Blunting of Empathy. Antidepressants can limit the ability to feel normal emotions. One study found that after using them for three months, people have less ability to empathize with others and scans indicate reduced activity in portions of the brain associated with empathy. [16]

Esketamine: even greater risk. The new antidepressant Esketamine comes with even greater risks than older antidepressants. FDA warnings highlights the potential for sedation, dissociation, attention and judgment problems, drug abuse, suicidal thoughts, and suicidal behavior. As a result, the FDA has placed restricted availability and tight monitoring on the drug. [17]

Faulty grounding theory. A fundamental reason for the poor outcomes with antidepressants is that experts now consider the underlying chemical imbalance theory to be a "gross over-simplification". [18] A one-size-fits-all drug approach doesn't match the complex human experience of mental distress. Many psychiatrists and researchers agree that a more sophisticated theory and therapeutic approach is needed. Dr. Joanna Moncrieff explains in this video.

Benzodiazepines: benefits, risks, & limitations
A sobering review of gold standard evidence

Benefits. Benzodiazepines (benzos) are well tested and can often provide fairly immediate and effective relief from anxiety symptoms. They are used as a sedative and anesthetic, and can promote a sense of calm. However, they are for limited use and come with many troubling issues (see graphic).


Long-term risk. Prescribing guidelines are limited to 1-28 days [19] due to serious issues with prolonged use. These include greater risk of anxiety, mood episodes, amnesia, cognitive decline, and suicide. Because they sedate, they are associated with increased hip fractures from falls, industrial accidents, and car accidents. [20] In addition, the FDA has issued their most severe alert - a black box warning - because benzos can cause death if taken with opioids. [21]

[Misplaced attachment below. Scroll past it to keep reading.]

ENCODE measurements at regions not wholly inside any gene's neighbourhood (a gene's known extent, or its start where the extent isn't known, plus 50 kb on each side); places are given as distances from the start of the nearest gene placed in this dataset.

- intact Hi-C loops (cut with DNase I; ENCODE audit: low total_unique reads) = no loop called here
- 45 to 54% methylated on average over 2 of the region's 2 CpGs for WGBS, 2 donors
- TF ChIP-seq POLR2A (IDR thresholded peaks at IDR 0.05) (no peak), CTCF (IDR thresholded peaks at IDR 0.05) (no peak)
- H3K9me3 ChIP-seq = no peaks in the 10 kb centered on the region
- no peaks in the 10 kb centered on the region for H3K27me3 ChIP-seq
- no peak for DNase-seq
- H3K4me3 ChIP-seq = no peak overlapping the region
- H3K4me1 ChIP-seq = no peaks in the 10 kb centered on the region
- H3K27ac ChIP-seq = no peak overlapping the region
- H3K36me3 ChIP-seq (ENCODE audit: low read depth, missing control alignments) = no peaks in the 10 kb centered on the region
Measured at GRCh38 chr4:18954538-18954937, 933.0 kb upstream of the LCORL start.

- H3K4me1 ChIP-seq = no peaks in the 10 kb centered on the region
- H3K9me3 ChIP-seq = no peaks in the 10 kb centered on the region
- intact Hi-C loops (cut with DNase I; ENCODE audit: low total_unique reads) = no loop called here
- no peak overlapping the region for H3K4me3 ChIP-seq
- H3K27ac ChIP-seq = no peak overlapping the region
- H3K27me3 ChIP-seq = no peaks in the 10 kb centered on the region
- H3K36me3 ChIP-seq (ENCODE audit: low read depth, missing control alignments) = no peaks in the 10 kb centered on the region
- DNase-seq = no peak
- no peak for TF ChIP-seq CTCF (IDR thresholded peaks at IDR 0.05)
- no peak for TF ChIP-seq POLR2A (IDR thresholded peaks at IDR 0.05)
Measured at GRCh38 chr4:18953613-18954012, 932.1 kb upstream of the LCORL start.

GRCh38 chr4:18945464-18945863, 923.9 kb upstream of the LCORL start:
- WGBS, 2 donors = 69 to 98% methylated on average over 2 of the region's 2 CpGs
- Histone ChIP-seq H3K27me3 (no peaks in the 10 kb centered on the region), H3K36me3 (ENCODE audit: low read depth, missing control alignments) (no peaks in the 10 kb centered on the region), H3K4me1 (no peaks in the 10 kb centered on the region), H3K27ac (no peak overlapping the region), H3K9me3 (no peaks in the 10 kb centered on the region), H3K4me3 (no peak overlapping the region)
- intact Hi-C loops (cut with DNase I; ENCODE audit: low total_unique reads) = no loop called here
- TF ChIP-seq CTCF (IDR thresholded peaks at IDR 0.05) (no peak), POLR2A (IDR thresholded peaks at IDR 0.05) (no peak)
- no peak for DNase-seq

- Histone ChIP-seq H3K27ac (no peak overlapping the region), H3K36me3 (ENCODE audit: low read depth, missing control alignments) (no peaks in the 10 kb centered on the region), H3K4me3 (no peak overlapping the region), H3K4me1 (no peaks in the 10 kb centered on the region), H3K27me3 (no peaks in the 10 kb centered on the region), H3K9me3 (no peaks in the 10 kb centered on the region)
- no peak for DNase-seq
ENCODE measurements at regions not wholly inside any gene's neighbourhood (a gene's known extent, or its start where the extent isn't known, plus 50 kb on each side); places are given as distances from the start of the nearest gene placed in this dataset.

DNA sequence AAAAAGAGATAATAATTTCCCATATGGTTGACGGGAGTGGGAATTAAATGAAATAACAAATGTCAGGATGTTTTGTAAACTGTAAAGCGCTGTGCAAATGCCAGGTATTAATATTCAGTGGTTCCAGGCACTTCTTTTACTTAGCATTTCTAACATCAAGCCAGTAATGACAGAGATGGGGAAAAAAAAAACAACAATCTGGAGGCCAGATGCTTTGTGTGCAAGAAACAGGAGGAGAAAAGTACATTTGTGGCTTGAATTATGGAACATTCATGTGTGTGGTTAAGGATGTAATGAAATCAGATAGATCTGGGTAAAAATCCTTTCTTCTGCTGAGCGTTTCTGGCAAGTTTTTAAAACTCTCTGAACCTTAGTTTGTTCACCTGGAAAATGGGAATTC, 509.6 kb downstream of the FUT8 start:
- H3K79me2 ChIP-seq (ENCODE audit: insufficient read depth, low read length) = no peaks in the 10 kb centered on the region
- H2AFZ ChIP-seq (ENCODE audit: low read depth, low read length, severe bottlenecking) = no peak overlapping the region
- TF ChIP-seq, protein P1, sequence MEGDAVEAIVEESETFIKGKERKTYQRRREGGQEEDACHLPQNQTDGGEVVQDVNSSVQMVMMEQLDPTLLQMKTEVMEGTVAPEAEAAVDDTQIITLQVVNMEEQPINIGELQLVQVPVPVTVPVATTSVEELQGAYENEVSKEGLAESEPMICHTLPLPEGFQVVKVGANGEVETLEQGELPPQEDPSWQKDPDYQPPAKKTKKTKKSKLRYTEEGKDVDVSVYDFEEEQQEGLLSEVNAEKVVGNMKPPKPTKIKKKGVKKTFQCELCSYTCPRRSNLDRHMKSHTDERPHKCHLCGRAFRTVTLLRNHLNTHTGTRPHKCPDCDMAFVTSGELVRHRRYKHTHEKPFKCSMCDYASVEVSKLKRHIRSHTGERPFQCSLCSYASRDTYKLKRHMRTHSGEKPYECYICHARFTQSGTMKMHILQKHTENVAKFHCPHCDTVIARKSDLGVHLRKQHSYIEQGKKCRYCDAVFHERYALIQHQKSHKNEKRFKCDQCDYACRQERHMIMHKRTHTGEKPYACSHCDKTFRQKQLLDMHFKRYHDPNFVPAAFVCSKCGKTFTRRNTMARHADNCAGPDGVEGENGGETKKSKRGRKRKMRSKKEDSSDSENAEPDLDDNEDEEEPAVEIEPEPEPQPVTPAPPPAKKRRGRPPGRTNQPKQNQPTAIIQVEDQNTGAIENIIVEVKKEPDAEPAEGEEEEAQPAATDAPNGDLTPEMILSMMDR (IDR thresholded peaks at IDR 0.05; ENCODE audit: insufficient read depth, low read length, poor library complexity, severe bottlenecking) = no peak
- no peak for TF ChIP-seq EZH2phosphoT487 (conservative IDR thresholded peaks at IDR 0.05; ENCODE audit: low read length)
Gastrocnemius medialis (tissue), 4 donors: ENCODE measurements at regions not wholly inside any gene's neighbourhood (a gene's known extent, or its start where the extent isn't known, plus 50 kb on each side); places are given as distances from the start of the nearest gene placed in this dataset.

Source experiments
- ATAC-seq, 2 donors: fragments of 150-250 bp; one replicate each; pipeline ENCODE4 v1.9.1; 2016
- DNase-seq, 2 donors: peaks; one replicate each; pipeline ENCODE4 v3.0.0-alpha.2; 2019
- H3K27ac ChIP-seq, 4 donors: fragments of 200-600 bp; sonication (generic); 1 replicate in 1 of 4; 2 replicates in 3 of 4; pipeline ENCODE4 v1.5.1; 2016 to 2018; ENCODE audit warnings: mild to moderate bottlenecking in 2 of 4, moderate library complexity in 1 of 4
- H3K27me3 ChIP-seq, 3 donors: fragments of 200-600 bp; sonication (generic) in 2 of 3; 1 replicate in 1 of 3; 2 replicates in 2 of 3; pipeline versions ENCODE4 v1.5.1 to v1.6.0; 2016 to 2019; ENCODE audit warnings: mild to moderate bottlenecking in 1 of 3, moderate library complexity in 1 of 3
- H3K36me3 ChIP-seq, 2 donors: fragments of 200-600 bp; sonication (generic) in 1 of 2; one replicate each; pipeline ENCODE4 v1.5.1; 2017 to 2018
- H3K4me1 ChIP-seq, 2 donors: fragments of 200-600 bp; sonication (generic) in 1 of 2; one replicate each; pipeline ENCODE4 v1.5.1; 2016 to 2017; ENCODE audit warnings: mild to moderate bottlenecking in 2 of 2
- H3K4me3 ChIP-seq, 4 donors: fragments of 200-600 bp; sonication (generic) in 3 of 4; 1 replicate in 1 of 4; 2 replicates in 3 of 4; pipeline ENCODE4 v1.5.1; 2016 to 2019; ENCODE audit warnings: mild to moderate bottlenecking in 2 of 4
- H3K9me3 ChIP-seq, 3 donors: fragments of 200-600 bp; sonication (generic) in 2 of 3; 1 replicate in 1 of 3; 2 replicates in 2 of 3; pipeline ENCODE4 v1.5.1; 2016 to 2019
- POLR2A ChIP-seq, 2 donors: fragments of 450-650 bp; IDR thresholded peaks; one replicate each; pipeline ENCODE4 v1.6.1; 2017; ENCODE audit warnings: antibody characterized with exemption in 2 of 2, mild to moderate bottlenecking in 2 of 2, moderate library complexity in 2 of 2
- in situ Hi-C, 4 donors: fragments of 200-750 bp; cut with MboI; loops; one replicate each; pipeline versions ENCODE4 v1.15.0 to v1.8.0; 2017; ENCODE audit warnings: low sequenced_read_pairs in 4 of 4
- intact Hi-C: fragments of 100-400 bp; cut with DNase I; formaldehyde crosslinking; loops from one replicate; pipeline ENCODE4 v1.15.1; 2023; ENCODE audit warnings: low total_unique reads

Dependence and addiction. Benzos are a DEA controlled substance due to their addictive potential. Withdrawal can be very difficult and sometimes lasts months or years. The FDA gives benzos its most severe warning label because of the sizable risks of abuse, misuse, addiction, physical dependence and withdrawal reactions. [22] American Addiction Centers emphasizes that they can cause both physical and psychological dependence. [23] The high prescribing rates - tripling over an 18 year period - and the drug's addictive nature has contributed to a sharp increase in benzo overdose deaths that researchers warn may be a potential epidemic akin to opioids. [24]


Controversy. There remains a significant controversy about whether the short-term benefits of benzos outweigh the risk of dependence. [25] This is especially true for the elderly since they are at the greatest risk of experiencing side effects. Despite warnings, benzo prescribing remains common for the elderly, and women are twice as likely as men to be given prescriptions. [26] 

Psychosocial Therapies

Evidence from gold-standard studies